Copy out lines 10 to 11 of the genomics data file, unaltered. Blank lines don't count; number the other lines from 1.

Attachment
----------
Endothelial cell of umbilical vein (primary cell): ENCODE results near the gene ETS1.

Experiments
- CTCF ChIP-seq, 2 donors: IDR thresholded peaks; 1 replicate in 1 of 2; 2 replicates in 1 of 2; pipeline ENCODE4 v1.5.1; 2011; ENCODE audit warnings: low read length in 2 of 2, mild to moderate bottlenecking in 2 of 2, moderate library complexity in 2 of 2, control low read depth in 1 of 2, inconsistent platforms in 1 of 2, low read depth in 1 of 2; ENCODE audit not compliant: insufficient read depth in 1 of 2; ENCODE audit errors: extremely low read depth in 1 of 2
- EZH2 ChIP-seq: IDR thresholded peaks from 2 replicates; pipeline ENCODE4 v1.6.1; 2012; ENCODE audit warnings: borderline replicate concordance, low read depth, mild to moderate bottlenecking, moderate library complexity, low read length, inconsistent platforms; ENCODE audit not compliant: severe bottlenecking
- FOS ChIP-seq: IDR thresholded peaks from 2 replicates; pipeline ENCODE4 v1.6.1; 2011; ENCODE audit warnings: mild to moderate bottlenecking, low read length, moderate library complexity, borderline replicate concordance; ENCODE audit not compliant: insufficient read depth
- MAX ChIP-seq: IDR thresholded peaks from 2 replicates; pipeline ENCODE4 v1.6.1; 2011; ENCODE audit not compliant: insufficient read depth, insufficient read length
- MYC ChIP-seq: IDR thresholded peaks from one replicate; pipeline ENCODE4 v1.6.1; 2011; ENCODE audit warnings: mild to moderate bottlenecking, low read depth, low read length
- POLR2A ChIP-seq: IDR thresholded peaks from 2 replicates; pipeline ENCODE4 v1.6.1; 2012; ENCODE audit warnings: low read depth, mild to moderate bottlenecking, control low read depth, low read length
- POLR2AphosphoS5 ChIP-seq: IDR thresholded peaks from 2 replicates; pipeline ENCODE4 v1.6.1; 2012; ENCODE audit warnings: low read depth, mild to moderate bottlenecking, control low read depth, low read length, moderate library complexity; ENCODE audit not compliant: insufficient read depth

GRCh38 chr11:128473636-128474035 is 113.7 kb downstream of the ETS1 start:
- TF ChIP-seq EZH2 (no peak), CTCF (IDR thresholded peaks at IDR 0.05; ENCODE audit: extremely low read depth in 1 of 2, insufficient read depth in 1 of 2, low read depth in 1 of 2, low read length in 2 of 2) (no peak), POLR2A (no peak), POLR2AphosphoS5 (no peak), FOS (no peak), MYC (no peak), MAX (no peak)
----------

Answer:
GRCh38 chr11:128473636-128474035 is 113.7 kb downstream of the ETS1 start:
- TF ChIP-seq EZH2 (no peak), CTCF (IDR thresholded peaks at IDR 0.05; ENCODE audit: extremely low read depth in 1 of 2, insufficient read depth in 1 of 2, low read depth in 1 of 2, low read length in 2 of 2) (no peak), POLR2A (no peak), POLR2AphosphoS5 (no peak), FOS (no peak), MYC (no peak), MAX (no peak)